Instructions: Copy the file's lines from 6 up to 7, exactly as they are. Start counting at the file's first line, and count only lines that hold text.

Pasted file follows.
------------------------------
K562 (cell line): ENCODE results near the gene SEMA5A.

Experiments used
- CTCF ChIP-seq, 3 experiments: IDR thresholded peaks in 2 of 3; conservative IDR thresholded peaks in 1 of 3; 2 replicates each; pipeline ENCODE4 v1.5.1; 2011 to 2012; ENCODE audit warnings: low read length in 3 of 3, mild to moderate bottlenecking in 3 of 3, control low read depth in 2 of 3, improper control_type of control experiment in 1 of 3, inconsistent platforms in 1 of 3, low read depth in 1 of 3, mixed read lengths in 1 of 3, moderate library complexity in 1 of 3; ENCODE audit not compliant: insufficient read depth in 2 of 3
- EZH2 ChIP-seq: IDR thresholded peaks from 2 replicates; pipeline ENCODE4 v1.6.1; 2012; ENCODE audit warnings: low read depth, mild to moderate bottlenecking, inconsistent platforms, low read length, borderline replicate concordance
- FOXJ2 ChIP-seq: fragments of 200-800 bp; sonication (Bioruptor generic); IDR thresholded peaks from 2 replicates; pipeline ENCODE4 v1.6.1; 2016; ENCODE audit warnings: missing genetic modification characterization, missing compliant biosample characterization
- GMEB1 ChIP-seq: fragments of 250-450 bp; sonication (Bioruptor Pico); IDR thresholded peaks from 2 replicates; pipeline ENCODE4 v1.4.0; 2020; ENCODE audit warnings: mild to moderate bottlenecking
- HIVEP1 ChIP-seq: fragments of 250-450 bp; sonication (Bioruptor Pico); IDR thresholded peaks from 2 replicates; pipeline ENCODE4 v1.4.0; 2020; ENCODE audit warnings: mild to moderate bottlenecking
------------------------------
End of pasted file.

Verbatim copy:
- GMEB1 ChIP-seq: fragments of 250-450 bp; sonication (Bioruptor Pico); IDR thresholded peaks from 2 replicates; pipeline ENCODE4 v1.4.0; 2020; ENCODE audit warnings: mild to moderate bottlenecking
- HIVEP1 ChIP-seq: fragments of 250-450 bp; sonication (Bioruptor Pico); IDR thresholded peaks from 2 replicates; pipeline ENCODE4 v1.4.0; 2020; ENCODE audit warnings: mild to moderate bottlenecking